Entertainment is being used as justification to erode ownership, or even cancel it outright. There is a very disturbing trend where you don’t own the things that you buy — the companies that sold them to you keeps claiming ownership even after the money has changed hands.
Apple has been caught using nonstandard screws on the iPhone and MacBooks with the only purpose of preventing you from doing what you want with your own telephone and computer. Sony is suing people who are tinkering with their own consoles, bought for hard-earned money.
In short: just because you bought something, you shouldn’t believe you have the right to think of it as your “property”. It is actually still controlled by the people you gave money, and they are prepared to sue you for forced entry into their console that you have bought. This is something entirely new.
This trend started some time in 1997 with CDs, when record companies claimed that you didn’t have a right to rip your own records to MP3 files for listening on MP3 players (which is why they sued the first MP3 player manufacturer, Diamond, into oblivion).
As a result, the fundamental concept that you own the things you have bought for good money is under assault. Ownership as a concept is being eroded. For some reason, politicians are accepting this attack on the concept of ownership without really challenging the overabusive corporations.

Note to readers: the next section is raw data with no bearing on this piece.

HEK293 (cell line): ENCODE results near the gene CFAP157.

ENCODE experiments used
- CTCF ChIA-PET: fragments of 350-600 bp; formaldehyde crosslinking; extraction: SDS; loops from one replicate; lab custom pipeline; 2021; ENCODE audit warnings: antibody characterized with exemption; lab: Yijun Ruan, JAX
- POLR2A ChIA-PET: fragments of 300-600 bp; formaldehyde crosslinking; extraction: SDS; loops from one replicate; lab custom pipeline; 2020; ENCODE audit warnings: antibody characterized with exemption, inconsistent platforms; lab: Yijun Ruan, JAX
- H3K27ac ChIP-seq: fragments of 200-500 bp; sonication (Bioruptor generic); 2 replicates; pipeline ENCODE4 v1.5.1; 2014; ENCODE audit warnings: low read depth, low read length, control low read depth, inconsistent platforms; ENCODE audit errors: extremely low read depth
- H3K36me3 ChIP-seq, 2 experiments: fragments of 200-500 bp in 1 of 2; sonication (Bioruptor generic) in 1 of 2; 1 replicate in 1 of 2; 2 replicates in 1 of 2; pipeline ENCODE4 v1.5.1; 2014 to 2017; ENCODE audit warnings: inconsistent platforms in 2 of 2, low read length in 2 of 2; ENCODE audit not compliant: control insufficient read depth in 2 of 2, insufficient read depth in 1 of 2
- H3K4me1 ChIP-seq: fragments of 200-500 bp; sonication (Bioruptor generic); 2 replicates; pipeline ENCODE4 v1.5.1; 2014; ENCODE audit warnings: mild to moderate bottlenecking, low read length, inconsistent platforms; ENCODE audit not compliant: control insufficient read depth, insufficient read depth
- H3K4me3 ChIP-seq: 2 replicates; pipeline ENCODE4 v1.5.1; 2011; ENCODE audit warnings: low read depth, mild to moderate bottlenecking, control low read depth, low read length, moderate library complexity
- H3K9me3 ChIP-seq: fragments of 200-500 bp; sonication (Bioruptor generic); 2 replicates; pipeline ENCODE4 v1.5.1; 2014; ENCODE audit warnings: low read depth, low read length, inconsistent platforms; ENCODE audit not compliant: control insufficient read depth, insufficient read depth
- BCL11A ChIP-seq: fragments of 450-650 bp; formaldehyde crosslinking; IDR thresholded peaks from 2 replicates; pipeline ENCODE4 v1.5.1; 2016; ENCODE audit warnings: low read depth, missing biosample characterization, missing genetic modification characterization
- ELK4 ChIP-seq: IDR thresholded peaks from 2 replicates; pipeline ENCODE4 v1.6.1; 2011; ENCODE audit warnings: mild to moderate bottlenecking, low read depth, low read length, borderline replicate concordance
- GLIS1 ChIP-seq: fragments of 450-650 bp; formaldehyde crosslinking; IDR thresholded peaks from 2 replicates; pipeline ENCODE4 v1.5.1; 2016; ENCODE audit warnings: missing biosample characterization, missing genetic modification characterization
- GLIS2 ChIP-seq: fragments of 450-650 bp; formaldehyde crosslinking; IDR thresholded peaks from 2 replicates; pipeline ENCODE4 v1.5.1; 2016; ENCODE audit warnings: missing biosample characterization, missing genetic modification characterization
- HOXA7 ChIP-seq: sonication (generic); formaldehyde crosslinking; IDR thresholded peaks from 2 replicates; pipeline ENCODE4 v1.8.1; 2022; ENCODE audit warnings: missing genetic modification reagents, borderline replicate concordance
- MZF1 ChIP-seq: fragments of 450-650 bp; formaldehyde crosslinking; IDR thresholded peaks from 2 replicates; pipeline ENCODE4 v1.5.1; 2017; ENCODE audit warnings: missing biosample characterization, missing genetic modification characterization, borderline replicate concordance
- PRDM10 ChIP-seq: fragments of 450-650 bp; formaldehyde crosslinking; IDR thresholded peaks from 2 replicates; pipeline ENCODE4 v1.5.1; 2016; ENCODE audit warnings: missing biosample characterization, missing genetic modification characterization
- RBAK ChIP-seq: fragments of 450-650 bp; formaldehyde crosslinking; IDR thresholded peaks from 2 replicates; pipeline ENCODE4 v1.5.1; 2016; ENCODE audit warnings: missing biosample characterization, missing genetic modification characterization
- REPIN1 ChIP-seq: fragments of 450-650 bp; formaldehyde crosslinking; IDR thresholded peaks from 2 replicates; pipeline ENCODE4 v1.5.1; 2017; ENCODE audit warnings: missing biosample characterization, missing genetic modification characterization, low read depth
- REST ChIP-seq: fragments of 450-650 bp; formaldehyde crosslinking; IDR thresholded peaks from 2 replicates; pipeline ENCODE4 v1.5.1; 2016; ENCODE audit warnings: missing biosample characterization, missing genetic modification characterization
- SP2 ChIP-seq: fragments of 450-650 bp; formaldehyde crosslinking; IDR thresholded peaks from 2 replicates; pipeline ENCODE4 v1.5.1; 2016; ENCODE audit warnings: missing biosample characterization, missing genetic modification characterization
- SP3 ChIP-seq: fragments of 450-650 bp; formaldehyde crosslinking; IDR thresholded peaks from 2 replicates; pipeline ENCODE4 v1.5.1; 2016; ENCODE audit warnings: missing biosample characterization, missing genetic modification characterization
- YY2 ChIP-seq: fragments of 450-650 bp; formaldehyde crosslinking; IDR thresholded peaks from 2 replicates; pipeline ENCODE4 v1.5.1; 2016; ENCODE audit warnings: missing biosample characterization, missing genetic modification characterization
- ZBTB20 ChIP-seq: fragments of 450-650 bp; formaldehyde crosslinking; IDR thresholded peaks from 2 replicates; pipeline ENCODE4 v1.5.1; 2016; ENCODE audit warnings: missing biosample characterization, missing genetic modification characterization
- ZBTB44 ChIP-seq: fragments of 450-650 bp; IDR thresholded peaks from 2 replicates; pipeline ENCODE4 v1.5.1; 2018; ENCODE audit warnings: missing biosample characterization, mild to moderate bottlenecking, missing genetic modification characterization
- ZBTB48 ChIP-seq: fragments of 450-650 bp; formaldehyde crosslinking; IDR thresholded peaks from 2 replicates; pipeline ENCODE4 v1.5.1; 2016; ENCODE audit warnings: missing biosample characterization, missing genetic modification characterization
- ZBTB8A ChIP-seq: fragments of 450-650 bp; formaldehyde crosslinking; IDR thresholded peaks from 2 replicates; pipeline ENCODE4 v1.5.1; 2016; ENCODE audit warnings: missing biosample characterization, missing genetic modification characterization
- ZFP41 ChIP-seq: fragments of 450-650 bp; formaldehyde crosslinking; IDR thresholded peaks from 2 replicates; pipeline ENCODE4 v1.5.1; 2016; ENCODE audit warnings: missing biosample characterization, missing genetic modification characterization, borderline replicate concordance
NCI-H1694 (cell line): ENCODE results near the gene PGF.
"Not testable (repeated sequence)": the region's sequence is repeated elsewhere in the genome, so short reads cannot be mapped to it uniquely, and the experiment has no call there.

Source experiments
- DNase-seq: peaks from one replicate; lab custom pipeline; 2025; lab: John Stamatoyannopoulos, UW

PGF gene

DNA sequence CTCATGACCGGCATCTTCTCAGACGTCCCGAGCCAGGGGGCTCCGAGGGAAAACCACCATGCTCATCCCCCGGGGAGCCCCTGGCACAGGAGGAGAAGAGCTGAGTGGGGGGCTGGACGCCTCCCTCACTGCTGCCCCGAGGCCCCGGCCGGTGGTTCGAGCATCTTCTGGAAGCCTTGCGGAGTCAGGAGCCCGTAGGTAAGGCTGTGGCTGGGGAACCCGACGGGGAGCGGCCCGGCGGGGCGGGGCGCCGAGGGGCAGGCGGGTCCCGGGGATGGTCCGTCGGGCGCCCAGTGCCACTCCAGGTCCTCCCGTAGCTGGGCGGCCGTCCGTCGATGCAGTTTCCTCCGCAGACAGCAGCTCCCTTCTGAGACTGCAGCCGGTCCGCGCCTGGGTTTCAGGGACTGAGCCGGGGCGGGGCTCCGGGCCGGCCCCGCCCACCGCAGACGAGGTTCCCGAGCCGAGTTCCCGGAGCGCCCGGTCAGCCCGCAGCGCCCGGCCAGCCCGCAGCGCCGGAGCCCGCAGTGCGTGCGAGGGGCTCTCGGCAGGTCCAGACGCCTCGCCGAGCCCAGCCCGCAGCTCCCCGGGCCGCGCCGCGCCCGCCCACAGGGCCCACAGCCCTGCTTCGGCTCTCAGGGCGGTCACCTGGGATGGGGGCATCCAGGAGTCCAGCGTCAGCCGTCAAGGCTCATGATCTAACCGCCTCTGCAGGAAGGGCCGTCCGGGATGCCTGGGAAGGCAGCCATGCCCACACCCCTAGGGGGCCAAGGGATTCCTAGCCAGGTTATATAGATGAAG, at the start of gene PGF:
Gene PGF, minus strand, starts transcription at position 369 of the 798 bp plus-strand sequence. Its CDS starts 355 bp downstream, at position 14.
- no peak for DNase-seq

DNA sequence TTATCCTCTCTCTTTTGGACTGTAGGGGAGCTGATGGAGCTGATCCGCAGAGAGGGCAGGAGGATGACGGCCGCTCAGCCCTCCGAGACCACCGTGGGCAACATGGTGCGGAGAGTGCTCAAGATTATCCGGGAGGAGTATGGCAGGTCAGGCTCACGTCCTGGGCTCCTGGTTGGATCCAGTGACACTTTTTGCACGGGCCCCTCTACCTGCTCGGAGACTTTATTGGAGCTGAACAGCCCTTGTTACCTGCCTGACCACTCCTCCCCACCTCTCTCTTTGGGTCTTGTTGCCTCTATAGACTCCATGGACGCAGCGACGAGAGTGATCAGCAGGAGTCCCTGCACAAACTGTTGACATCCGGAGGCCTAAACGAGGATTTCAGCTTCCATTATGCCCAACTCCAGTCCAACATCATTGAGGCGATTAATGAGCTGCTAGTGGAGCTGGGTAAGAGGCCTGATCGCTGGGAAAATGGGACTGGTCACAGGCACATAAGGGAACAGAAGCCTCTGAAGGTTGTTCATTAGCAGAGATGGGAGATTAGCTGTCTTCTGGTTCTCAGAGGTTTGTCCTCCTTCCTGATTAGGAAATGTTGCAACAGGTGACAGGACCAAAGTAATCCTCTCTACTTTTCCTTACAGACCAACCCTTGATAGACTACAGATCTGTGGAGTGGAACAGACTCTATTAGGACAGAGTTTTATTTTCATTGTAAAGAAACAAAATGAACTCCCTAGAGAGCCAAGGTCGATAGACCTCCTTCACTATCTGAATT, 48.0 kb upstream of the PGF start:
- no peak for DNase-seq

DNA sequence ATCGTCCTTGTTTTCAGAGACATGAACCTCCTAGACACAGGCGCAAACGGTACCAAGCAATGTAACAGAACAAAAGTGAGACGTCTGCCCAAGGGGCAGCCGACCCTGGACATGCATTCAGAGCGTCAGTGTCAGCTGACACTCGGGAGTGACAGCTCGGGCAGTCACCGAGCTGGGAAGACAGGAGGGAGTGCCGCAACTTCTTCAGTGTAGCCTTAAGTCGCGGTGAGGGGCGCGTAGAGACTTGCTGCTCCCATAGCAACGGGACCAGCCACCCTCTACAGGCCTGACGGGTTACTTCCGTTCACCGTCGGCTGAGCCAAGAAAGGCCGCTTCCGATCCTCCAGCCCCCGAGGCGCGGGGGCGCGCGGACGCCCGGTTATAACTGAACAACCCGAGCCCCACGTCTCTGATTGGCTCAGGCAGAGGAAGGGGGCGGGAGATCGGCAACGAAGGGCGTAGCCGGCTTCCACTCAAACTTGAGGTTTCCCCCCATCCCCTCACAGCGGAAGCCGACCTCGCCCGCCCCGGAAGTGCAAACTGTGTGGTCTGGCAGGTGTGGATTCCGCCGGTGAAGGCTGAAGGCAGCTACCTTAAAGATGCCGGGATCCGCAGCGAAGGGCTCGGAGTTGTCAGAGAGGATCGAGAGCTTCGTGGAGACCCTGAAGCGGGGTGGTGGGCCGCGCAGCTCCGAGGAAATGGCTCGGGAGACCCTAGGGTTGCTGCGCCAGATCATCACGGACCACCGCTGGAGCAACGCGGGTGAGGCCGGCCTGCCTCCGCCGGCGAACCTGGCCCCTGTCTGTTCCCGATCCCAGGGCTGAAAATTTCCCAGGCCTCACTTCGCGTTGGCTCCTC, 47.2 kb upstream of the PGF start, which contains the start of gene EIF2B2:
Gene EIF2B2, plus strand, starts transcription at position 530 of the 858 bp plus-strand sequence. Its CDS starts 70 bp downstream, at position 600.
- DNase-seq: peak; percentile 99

In the early 2000s, Apple was using a slogan provoking the record industry: RIP, MIX, BURN: It’s your music. In this slogan, the concept of ownership was very clear: you had bought the CD, you had the right to do whatever you wanted with it. It was a challenge to the record industry’s woes of people ripping CDs to MP3 files.
To illustrate how far several industries have gone against ordinary people’s right to own what they have bought with their hard money, the equivalent today from Apple would be HACK, MOD, ROOT: It’s your iPad. Can you see them running that campaign? No? Me neither. More likely, they would sue the hell out of anyone writing that in a public location. Still, it is your hardware. You bought it.
We need to defend the very straightforward right to own what we buy for our own money.